Saturday, September 15, 2012

`Get Up and Caper Round the Room'

The musical culture of New Orleans as delineated by the New Orleans City Guide published by the Federal Writers’ Project of the Works Progress Administration (1938; rev. ed., 1952):

“The music of New Orleans has been as varied and colorful as the nationalities which have made up its population. From the operas of Paris, Milan, and Vienna came the classics which gained such popularity in the city during the middle of the nineteenth century; from the West Indies came barbaric, rhythmic chants that evolved through a period of years into work songs, dance melodies, blues, and jazz; from Canada and the outlying French settlements came the Cajun songs. The Creoles, descendants of pioneer French and Spanish families, absorbed it all, and contributed, in their turn, light airs and whimsical melodies.”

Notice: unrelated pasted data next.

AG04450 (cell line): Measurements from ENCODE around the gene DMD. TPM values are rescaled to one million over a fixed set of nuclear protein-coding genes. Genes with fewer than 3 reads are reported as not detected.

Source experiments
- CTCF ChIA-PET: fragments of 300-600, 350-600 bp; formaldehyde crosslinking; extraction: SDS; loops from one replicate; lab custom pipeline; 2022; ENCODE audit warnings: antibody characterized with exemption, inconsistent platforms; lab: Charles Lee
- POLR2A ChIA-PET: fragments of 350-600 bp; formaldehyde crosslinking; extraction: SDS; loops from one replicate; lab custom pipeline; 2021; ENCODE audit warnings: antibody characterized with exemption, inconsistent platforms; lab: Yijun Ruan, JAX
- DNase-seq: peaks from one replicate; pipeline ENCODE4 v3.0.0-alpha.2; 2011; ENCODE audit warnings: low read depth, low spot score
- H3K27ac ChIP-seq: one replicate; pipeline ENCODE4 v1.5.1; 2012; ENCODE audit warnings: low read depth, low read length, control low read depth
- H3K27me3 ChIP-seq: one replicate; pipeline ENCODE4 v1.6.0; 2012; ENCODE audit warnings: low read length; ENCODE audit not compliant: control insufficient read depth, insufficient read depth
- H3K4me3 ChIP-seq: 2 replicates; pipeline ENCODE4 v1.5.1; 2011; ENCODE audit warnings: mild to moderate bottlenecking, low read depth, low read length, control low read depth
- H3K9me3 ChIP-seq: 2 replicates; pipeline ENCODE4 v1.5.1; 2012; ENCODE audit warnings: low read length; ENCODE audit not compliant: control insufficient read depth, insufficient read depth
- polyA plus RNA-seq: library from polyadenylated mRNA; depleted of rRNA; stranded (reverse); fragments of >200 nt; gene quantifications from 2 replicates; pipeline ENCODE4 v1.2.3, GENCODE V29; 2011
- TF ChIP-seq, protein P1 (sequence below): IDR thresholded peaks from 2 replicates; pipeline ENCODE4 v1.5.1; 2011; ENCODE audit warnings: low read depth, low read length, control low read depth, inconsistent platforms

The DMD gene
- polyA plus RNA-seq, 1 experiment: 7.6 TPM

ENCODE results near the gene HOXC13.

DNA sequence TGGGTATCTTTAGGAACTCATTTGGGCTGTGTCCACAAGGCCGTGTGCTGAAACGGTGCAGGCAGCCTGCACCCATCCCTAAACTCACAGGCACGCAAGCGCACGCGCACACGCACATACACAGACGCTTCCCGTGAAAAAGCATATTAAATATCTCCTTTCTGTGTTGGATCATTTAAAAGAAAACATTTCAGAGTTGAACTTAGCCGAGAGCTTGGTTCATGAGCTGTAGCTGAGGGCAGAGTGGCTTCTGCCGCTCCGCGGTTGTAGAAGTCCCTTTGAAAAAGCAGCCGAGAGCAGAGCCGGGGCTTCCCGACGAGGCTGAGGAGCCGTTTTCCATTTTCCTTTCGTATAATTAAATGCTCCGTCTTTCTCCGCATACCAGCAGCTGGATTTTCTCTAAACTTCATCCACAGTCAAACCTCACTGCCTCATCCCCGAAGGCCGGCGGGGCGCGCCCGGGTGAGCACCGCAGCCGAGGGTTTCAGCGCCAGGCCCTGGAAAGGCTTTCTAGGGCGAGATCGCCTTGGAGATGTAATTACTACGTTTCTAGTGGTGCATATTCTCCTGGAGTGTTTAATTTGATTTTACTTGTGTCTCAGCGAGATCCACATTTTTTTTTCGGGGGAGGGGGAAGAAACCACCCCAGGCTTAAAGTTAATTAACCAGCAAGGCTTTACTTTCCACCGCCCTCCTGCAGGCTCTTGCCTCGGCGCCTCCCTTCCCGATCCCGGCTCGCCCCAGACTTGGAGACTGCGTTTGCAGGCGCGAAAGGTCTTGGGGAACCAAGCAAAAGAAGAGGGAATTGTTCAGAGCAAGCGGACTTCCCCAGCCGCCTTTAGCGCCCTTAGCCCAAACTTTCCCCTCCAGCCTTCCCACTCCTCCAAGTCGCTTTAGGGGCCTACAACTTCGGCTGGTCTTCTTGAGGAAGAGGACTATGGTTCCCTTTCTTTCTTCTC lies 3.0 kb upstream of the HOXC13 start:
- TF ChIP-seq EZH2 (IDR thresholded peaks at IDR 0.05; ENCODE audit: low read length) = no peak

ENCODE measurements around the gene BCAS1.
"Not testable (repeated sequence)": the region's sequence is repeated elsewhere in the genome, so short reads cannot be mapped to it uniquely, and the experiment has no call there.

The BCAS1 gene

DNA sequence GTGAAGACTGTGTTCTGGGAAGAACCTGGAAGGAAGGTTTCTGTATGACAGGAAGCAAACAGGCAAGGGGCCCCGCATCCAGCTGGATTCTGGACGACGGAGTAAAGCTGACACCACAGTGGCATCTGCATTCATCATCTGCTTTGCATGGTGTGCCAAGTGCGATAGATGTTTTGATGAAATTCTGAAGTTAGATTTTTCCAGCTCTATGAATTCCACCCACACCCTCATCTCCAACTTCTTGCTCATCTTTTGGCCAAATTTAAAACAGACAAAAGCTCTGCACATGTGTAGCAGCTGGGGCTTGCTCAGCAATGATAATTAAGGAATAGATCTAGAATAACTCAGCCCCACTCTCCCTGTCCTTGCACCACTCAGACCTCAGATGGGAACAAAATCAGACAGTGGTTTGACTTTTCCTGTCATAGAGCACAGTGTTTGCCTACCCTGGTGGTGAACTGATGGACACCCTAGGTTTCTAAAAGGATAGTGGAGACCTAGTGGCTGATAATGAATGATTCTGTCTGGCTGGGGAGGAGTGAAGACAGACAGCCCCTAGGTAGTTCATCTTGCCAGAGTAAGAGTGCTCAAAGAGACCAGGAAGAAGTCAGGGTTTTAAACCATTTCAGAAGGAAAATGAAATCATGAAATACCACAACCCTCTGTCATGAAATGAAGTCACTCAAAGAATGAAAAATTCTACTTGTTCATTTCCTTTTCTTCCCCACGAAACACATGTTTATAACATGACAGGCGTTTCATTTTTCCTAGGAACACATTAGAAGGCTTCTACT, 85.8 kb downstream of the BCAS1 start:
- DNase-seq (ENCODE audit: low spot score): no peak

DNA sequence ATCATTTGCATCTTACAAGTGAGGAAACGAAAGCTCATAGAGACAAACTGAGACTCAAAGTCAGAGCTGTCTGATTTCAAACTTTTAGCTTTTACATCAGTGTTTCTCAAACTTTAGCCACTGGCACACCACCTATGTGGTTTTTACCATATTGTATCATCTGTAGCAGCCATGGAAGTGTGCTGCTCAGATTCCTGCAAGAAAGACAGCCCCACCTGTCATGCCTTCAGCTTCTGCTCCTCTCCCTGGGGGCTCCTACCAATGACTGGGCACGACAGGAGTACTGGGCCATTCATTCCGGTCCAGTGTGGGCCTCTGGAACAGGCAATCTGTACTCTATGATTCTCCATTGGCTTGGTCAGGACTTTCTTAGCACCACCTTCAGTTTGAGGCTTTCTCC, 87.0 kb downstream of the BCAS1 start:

I especially like the part about “barbaric, rhythmic chants.” In 1971, just months after Louis Armstrong's death, Philip Larkin reviewed two books about the trumpter for the Guardian. Titled "Satchmo Still," the review is collected in Jazz Writings (2004). Larkin writes:

"Of course he was an artist of Flaubertian purity, and a character of exceptional warmth and goodness. But has anyone yet seen him as the Chaucer, say, of the culture of the twenty-first century? While we are wondering whether to integrate with Africa, Armstrong (and Ellington, and Waller, and all the countless others) has done it behind our backs."

Some of the most memorably pleasurable moments in life – and they’re always moments, never hours or days – have arrived while I was listening to jazz, live or recorded, trad or modern, amateur or professional. I like Larkin’s understanding of the music as explained in “Credo,” a 1967 record review collected in All What Jazz (1985):
“I can recognize jazz because it makes me tap my foot, grunt affirmative exhortations, or even get up and caper round the room. If it doesn’t do this, then however musically interesting, or spiritually adventurous or racially praiseworthy it is, it isn’t jazz. If that’s being a purist, I’m a purist. And the banjoist can stand on his head for all I care.”

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